Consumers Value Both Privacy and Personalization
Marketing publications often discuss data privacy and personalization as if they are in tension. In reality, consumers want both.
Fifty percent of consumers cited privacy as paramount in online advertising, according to a new survey of 1,000 US consumers by Vericast. Thirty-six percent said personal relevance was most important.
Baby Boomers were the generation most likely to identify privacy as more important than personalization. Millennials were the least likely to say the same.
But the importance of privacy doesn’t mean consumers don’t value data-driven personalization. Sixty-two percent felt positive to neutral toward targeted ads. Twenty percent said they had made a purchase driven by a personalized ad.
What consumers do want from personalized ads is transparency. Thirty-nine percent said they felt powerless to control how companies use their personal data. Twenty-three percent were unsure what kinds of data companies collect.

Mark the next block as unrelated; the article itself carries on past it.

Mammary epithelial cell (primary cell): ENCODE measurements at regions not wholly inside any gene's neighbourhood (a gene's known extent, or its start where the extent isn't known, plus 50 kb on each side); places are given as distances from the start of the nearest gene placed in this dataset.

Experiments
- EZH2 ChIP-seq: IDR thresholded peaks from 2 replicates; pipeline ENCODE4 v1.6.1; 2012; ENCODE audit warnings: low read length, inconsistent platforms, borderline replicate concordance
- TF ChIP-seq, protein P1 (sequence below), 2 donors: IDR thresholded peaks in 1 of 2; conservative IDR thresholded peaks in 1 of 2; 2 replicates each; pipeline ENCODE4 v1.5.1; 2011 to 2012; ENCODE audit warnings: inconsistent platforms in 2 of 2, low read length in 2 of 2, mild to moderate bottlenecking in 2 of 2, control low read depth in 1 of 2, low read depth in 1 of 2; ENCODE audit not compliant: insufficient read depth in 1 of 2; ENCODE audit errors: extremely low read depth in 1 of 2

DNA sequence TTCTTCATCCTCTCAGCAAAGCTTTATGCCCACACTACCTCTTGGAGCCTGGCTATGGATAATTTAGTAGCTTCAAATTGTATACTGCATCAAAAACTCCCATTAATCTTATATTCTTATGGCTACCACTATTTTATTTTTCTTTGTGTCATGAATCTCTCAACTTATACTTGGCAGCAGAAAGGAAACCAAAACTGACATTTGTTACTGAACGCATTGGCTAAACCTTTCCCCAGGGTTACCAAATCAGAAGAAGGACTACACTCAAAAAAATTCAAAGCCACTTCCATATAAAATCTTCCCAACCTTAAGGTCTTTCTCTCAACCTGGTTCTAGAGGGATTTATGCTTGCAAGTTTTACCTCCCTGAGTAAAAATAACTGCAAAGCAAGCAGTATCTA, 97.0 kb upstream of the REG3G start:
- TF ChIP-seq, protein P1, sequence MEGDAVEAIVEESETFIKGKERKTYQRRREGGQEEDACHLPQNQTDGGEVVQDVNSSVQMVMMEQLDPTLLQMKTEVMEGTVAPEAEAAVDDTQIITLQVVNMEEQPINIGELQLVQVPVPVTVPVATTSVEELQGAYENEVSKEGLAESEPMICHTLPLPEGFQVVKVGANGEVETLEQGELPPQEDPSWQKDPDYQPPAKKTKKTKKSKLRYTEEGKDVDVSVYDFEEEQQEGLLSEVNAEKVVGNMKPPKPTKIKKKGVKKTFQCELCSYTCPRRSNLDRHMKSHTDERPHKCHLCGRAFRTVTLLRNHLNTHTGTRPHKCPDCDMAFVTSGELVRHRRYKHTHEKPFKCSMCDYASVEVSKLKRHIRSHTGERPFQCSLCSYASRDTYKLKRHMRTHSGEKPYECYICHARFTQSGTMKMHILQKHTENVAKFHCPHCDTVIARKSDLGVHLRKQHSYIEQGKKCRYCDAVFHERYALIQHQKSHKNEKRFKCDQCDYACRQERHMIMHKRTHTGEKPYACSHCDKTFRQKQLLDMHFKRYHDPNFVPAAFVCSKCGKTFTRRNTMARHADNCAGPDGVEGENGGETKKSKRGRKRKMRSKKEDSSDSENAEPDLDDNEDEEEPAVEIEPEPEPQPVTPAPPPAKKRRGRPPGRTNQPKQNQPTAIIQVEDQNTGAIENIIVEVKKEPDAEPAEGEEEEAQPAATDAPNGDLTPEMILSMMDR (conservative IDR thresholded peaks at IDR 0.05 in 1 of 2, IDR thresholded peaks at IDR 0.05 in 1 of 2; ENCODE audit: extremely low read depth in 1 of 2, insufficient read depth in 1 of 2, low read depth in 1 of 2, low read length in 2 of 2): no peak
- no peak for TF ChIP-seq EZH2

The real data privacy conundrum
It is not actually hard in theory to understand how marketers can deliver both privacy and personalization. Marketers can get consumer consent to deliver personalized ads.
But in practice, getting consent, especially to the high level that privacy advocates demand, is very challenging.
The gold standard for privacy would be not just to get consent to collect data and use it to personalize ads but also to get consent for a certain time period, for sharing data, and for various use cases, including ad targeting.
Despite the proliferation of consent management platforms, there is currently no solution for consumers to signal their consent for all those granular use cases, nor signs that a meaningful part of the public has a desire to do so much digital privacy paperwork.
The challenge for marketers, then, becomes how to provide a data-driven experience while respecting customer privacy. Asking consumers how much control they want over their data would, as the Vericast study indicates, be a start.